Whenever I post pictures of the inside of my house I get questions or comments about the concrete floor. I’ve never talked about it before, and just like most things there is a story behind it.
So why did we choose concrete floors for our new home? Was it because we love the look? Because they’re indestructible and easy to clean? Budget friendly? No, no, and sorta.
The only reason we have sealed concrete floors in our new house is because we can’t afford to put wood flooring in right now.
Concrete flooring is actually a very popular flooring option in our area. You can find it in homes of all price ranges, it is usually stained a shade of brown and sealed or polished. My brother and his wife chose stained concrete for their newly built home, you can see it in the pictures of the living room makeover we did last year.
Theirs was professionally done, ours was very much not.
We knew from the get-go that we wouldn’t put flooring in our house immediately, the budget just didn’t allow for it. So while they were building the house, right before the mess that is drywall began, we prepped our concrete floors. As you can see, it was one heck of a good time.
Adam and I procrastinated way too long and spent a few long cold nights cleaning (pressure washing) and scraping our foundation. We got it as clean as possible, then we covered it in a product called Ram Board to protect it from all the dirt, drywall mud, texture, and paint overspray that was soon to happen.
Ram Board is basically just big rolls of cardboard that you put down to protect your floor during construction (it’s kinda like cereal box cardboard). We had to buy $400 worth and let me tell you…buying temporary cardboard that was soon going to go in the trash was probably the least excited I’ve even been to spend $400.
I don’t have any pictures of us putting it down, but this is the Ram Board on the floor after the drywall was installed.
And THIS is why we did it….here is a little square where we ran out and just left the concrete exposed…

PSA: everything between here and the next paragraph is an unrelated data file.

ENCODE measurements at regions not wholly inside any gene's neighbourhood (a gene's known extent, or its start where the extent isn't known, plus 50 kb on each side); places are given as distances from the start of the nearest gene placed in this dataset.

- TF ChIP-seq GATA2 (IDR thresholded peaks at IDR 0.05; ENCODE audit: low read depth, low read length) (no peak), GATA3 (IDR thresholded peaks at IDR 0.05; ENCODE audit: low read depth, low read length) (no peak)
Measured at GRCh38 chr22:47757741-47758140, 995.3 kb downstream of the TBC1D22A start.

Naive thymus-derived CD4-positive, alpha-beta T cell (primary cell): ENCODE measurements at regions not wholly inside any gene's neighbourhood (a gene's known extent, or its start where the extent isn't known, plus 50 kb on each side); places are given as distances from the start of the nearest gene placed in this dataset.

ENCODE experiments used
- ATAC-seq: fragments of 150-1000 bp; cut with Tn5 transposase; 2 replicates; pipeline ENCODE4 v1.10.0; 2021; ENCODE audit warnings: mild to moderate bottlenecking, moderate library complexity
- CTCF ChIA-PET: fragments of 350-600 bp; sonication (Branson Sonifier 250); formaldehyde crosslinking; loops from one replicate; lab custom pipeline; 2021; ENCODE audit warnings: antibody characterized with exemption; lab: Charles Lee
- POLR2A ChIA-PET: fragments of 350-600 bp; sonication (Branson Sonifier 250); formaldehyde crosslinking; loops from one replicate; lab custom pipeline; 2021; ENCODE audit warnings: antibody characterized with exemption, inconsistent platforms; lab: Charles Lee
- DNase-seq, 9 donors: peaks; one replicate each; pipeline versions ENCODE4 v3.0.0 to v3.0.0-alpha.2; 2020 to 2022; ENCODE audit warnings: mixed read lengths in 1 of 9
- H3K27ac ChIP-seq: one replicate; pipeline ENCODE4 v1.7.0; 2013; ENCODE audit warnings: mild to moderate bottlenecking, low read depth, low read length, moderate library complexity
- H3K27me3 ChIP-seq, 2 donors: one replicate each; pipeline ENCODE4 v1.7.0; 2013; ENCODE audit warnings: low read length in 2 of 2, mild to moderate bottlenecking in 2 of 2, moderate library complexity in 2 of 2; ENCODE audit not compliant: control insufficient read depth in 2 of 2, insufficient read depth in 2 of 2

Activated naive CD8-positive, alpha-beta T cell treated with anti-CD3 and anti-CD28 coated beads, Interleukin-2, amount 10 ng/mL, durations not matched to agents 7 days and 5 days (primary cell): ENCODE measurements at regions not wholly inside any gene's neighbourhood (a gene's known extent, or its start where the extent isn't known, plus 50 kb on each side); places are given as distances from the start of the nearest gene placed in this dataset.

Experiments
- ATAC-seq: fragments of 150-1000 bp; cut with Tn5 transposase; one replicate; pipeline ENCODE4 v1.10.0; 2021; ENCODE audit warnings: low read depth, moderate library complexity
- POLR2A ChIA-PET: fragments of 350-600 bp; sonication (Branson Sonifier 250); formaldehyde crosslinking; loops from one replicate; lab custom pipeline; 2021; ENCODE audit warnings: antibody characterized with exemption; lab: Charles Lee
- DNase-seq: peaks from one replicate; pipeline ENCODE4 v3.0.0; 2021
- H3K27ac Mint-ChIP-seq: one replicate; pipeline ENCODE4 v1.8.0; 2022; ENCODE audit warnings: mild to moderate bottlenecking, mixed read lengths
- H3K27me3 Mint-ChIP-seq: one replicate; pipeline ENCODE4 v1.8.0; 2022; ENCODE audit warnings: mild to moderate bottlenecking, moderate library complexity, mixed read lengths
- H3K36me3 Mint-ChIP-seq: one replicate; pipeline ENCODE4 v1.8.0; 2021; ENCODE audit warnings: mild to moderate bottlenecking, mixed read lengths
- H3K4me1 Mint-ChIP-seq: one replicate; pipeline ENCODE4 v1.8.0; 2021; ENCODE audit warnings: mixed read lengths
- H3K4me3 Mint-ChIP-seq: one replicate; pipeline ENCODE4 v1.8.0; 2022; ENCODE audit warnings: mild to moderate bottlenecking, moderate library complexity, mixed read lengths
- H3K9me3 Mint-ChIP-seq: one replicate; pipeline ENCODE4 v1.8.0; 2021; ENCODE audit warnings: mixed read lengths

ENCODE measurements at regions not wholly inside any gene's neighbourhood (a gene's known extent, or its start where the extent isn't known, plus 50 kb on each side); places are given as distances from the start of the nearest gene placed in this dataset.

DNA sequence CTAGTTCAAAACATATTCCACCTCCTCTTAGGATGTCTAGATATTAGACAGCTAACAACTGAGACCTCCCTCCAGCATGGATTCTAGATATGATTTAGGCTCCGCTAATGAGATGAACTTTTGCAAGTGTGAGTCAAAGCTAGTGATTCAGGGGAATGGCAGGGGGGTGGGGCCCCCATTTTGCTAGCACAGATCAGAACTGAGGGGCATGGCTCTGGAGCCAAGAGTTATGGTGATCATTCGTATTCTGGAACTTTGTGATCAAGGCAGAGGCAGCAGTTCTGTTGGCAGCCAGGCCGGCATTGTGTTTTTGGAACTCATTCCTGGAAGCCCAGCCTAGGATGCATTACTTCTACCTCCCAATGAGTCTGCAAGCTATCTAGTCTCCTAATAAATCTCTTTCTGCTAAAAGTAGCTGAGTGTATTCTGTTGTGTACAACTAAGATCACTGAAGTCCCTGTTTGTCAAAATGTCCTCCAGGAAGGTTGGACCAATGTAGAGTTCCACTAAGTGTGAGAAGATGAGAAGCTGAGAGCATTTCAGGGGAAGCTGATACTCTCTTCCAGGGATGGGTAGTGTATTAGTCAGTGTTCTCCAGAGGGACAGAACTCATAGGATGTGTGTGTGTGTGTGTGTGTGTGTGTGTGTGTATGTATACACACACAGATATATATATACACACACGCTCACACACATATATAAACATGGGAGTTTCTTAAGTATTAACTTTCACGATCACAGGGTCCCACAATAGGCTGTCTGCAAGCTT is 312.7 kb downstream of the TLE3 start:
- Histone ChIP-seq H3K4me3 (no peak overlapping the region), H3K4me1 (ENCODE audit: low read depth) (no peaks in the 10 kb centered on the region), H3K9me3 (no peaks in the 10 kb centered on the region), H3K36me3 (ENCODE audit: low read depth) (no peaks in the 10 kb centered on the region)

Scraping that one tiny area took forever, I couldn’t imagine trying to clean the whole house. It didn’t take me long to realize that $4oo spent protecting the concrete might have been the smartest $400 we ever spent.
Anyway, after the walls were finished we removed the RamBoard, gave it one final cleaning, and sealed it.
The sealer we used is nothing special, it was the cheapest stuff we could find at a Home Depot. It’s Eagle brand concrete sealer, and we sealed the whole house for about $200.
That was about a year ago, and here is what it looks like today…
Not bad right? Well, not in that picture…but it’s definitely not something people mistake for our forever flooring when they come over.
First of all, there are still holes and chips from construction, lines from framing, and rust spots from nails.
Second, there are plenty of areas that wouldn’t come clean and we just sealed in the dirt. For example, here is the area right inside the front door. It looks muddy and gross, but it’s actually freshly mopped and clean as can be.
The fact that it always looks dirty is no big deal for now, but it’s definitely not a look I want sticking around for the long haul.
So how is it living on a concrete floor?
Here is what I like about it – I really like that it is easy to clean and indestructible. There is no grout to get dirty and grimy like tile, you don’t have to be careful about getting it wet like wood, and it doesn’t trap in dirt and sippy cup spillage like carpet. In that aspect it’s the perfect flooring for our house full of boys.
What I don’t like about it – While it is a great temporary solution I would never consider a concrete floor as my forever floor, for a few reasons. The first being that I don’t like the way it looks. I’ve seen many houses that concrete looks great in, but in mine it just doesn’t feel right. Our house is a more rustic farmhouse type that needs the warmth and coziness of wood flooring, and the concrete would be better suited for a modern/industrial type space. It just feels unfinished to me, and with the high ceilings and open floor plan also a bit like a gymnasium.
I also don’t like how it feels. It’s SO hard that my feet and ankles are sore by the end of the day, plus its crazy cold in the winter. Also, my kids may not be able to hurt the floor but the floor certainly hurts them. We have had lots of bumps and bruises, plus a prematurely loose front tooth from my boys living life on this floor. Not to mention that the baby has taken to crawling on his hands and feet to try and save his knees. His bear crawl is adorable, but I also kinda feel bad for him.
One day (probably a few years from now) we plan to install wood flooring. I want something that looks old and worn, similar to these droolworthy pictures –
Aren’t those amazing? When we first started building I got a few quotes for putting reclaimed wood throughout our house and the bids came back around $25,000 for materials alone. That number is way over our head, so we will have to find a way to get the look for a lot cheaper. One of the reclaimed wood companies sent me a 12 month calendar that featured homes with awesome old floors, and each and every month in 2016 I drooled over that thing like other women would drool over a calendar filled with chiseled fireman.
That’s all I can think to share about our floor, plus I think there’s a certain poetic beauty to ending a post about concrete flooring with “chiseled fireman”.